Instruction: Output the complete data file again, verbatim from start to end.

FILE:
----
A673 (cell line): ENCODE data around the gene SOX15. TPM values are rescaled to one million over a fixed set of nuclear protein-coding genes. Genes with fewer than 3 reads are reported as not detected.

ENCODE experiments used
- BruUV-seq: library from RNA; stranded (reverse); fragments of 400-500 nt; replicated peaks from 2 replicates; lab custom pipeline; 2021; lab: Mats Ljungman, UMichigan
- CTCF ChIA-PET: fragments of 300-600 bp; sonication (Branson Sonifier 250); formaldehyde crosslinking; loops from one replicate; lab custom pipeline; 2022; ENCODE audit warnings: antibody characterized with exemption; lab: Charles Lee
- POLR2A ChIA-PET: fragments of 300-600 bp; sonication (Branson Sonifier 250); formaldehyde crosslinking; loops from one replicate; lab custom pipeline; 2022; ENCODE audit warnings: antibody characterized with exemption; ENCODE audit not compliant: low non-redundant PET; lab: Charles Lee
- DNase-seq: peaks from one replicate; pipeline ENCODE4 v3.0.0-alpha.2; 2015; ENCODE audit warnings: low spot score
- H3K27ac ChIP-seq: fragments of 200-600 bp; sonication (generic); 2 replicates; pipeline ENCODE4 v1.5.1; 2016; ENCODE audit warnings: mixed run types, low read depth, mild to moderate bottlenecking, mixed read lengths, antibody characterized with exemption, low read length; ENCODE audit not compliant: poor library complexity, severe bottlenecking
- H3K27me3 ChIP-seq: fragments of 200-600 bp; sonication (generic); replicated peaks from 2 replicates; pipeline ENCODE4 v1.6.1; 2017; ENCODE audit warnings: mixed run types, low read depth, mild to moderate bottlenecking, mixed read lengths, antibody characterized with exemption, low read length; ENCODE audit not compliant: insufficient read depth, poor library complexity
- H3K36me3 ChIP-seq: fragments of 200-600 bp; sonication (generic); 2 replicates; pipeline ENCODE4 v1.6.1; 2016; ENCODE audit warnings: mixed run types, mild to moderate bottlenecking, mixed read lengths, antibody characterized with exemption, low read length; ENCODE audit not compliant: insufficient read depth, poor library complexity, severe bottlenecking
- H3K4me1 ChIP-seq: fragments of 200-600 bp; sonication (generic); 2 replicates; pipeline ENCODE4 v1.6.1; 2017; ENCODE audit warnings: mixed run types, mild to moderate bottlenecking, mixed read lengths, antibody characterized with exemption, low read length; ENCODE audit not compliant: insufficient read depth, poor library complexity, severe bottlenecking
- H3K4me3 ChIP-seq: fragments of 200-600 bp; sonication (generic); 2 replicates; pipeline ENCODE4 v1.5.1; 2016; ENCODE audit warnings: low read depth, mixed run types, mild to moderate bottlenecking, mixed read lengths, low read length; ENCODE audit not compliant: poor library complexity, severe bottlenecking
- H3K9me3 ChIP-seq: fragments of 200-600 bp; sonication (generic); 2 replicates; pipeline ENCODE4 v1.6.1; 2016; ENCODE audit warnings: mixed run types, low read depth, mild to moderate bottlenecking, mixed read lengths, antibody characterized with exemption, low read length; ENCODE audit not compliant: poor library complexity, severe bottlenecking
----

A673 (cell line): ENCODE data around the gene SOX15. TPM values are rescaled to one million over a fixed set of nuclear protein-coding genes. Genes with fewer than 3 reads are reported as not detected.

ENCODE experiments used
- BruUV-seq: library from RNA; stranded (reverse); fragments of 400-500 nt; replicated peaks from 2 replicates; lab custom pipeline; 2021; lab: Mats Ljungman, UMichigan
- CTCF ChIA-PET: fragments of 300-600 bp; sonication (Branson Sonifier 250); formaldehyde crosslinking; loops from one replicate; lab custom pipeline; 2022; ENCODE audit warnings: antibody characterized with exemption; lab: Charles Lee
- POLR2A ChIA-PET: fragments of 300-600 bp; sonication (Branson Sonifier 250); formaldehyde crosslinking; loops from one replicate; lab custom pipeline; 2022; ENCODE audit warnings: antibody characterized with exemption; ENCODE audit not compliant: low non-redundant PET; lab: Charles Lee
- DNase-seq: peaks from one replicate; pipeline ENCODE4 v3.0.0-alpha.2; 2015; ENCODE audit warnings: low spot score
- H3K27ac ChIP-seq: fragments of 200-600 bp; sonication (generic); 2 replicates; pipeline ENCODE4 v1.5.1; 2016; ENCODE audit warnings: mixed run types, low read depth, mild to moderate bottlenecking, mixed read lengths, antibody characterized with exemption, low read length; ENCODE audit not compliant: poor library complexity, severe bottlenecking
- H3K27me3 ChIP-seq: fragments of 200-600 bp; sonication (generic); replicated peaks from 2 replicates; pipeline ENCODE4 v1.6.1; 2017; ENCODE audit warnings: mixed run types, low read depth, mild to moderate bottlenecking, mixed read lengths, antibody characterized with exemption, low read length; ENCODE audit not compliant: insufficient read depth, poor library complexity
- H3K36me3 ChIP-seq: fragments of 200-600 bp; sonication (generic); 2 replicates; pipeline ENCODE4 v1.6.1; 2016; ENCODE audit warnings: mixed run types, mild to moderate bottlenecking, mixed read lengths, antibody characterized with exemption, low read length; ENCODE audit not compliant: insufficient read depth, poor library complexity, severe bottlenecking
- H3K4me1 ChIP-seq: fragments of 200-600 bp; sonication (generic); 2 replicates; pipeline ENCODE4 v1.6.1; 2017; ENCODE audit warnings: mixed run types, mild to moderate bottlenecking, mixed read lengths, antibody characterized with exemption, low read length; ENCODE audit not compliant: insufficient read depth, poor library complexity, severe bottlenecking
- H3K4me3 ChIP-seq: fragments of 200-600 bp; sonication (generic); 2 replicates; pipeline ENCODE4 v1.5.1; 2016; ENCODE audit warnings: low read depth, mixed run types, mild to moderate bottlenecking, mixed read lengths, low read length; ENCODE audit not compliant: poor library complexity, severe bottlenecking
- H3K9me3 ChIP-seq: fragments of 200-600 bp; sonication (generic); 2 replicates; pipeline ENCODE4 v1.6.1; 2016; ENCODE audit warnings: mixed run types, low read depth, mild to moderate bottlenecking, mixed read lengths, antibody characterized with exemption, low read length; ENCODE audit not compliant: poor library complexity, severe bottlenecking